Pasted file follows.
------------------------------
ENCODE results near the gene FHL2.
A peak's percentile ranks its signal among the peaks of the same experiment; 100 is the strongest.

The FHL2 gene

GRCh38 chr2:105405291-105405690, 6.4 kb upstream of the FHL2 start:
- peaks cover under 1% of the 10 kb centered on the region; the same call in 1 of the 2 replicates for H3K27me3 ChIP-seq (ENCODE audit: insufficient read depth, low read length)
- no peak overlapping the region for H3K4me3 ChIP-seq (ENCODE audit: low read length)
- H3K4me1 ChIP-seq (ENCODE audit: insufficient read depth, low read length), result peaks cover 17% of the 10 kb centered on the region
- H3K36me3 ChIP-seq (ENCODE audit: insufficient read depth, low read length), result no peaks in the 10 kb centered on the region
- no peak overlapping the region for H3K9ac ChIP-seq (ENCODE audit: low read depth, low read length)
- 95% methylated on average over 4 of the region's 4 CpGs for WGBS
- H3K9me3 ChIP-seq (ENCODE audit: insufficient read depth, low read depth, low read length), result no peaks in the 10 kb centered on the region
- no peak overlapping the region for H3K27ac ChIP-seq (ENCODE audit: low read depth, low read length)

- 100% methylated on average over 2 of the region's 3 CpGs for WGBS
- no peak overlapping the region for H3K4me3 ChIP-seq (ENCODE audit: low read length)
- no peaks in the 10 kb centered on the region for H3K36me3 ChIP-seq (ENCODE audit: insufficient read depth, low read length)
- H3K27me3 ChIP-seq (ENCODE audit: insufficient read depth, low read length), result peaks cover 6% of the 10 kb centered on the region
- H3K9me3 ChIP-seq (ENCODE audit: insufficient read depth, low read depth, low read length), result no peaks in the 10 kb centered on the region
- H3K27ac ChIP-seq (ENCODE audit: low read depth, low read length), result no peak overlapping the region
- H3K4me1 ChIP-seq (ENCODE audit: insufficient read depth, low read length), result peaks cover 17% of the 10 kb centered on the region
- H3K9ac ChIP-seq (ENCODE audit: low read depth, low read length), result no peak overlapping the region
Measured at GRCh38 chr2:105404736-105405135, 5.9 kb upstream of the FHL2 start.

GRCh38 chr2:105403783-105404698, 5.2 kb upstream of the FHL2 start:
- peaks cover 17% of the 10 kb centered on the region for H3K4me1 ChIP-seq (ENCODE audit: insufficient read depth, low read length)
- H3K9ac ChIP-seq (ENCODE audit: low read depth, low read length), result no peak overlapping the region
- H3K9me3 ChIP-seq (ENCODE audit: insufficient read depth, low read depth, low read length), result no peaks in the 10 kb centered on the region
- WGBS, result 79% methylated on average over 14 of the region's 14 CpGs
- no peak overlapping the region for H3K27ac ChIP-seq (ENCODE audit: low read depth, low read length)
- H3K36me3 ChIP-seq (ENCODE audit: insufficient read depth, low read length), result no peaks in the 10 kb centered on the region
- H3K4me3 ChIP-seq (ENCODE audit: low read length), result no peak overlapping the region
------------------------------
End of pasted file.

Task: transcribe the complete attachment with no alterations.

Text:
ENCODE results near the gene FHL2.
A peak's percentile ranks its signal among the peaks of the same experiment; 100 is the strongest.

The FHL2 gene

GRCh38 chr2:105405291-105405690, 6.4 kb upstream of the FHL2 start:
- peaks cover under 1% of the 10 kb centered on the region; the same call in 1 of the 2 replicates for H3K27me3 ChIP-seq (ENCODE audit: insufficient read depth, low read length)
- no peak overlapping the region for H3K4me3 ChIP-seq (ENCODE audit: low read length)
- H3K4me1 ChIP-seq (ENCODE audit: insufficient read depth, low read length), result peaks cover 17% of the 10 kb centered on the region
- H3K36me3 ChIP-seq (ENCODE audit: insufficient read depth, low read length), result no peaks in the 10 kb centered on the region
- no peak overlapping the region for H3K9ac ChIP-seq (ENCODE audit: low read depth, low read length)
- 95% methylated on average over 4 of the region's 4 CpGs for WGBS
- H3K9me3 ChIP-seq (ENCODE audit: insufficient read depth, low read depth, low read length), result no peaks in the 10 kb centered on the region
- no peak overlapping the region for H3K27ac ChIP-seq (ENCODE audit: low read depth, low read length)

- 100% methylated on average over 2 of the region's 3 CpGs for WGBS
- no peak overlapping the region for H3K4me3 ChIP-seq (ENCODE audit: low read length)
- no peaks in the 10 kb centered on the region for H3K36me3 ChIP-seq (ENCODE audit: insufficient read depth, low read length)
- H3K27me3 ChIP-seq (ENCODE audit: insufficient read depth, low read length), result peaks cover 6% of the 10 kb centered on the region
- H3K9me3 ChIP-seq (ENCODE audit: insufficient read depth, low read depth, low read length), result no peaks in the 10 kb centered on the region
- H3K27ac ChIP-seq (ENCODE audit: low read depth, low read length), result no peak overlapping the region
- H3K4me1 ChIP-seq (ENCODE audit: insufficient read depth, low read length), result peaks cover 17% of the 10 kb centered on the region
- H3K9ac ChIP-seq (ENCODE audit: low read depth, low read length), result no peak overlapping the region
Measured at GRCh38 chr2:105404736-105405135, 5.9 kb upstream of the FHL2 start.

GRCh38 chr2:105403783-105404698, 5.2 kb upstream of the FHL2 start:
- peaks cover 17% of the 10 kb centered on the region for H3K4me1 ChIP-seq (ENCODE audit: insufficient read depth, low read length)
- H3K9ac ChIP-seq (ENCODE audit: low read depth, low read length), result no peak overlapping the region
- H3K9me3 ChIP-seq (ENCODE audit: insufficient read depth, low read depth, low read length), result no peaks in the 10 kb centered on the region
- WGBS, result 79% methylated on average over 14 of the region's 14 CpGs
- no peak overlapping the region for H3K27ac ChIP-seq (ENCODE audit: low read depth, low read length)
- H3K36me3 ChIP-seq (ENCODE audit: insufficient read depth, low read length), result no peaks in the 10 kb centered on the region
- H3K4me3 ChIP-seq (ENCODE audit: low read length), result no peak overlapping the region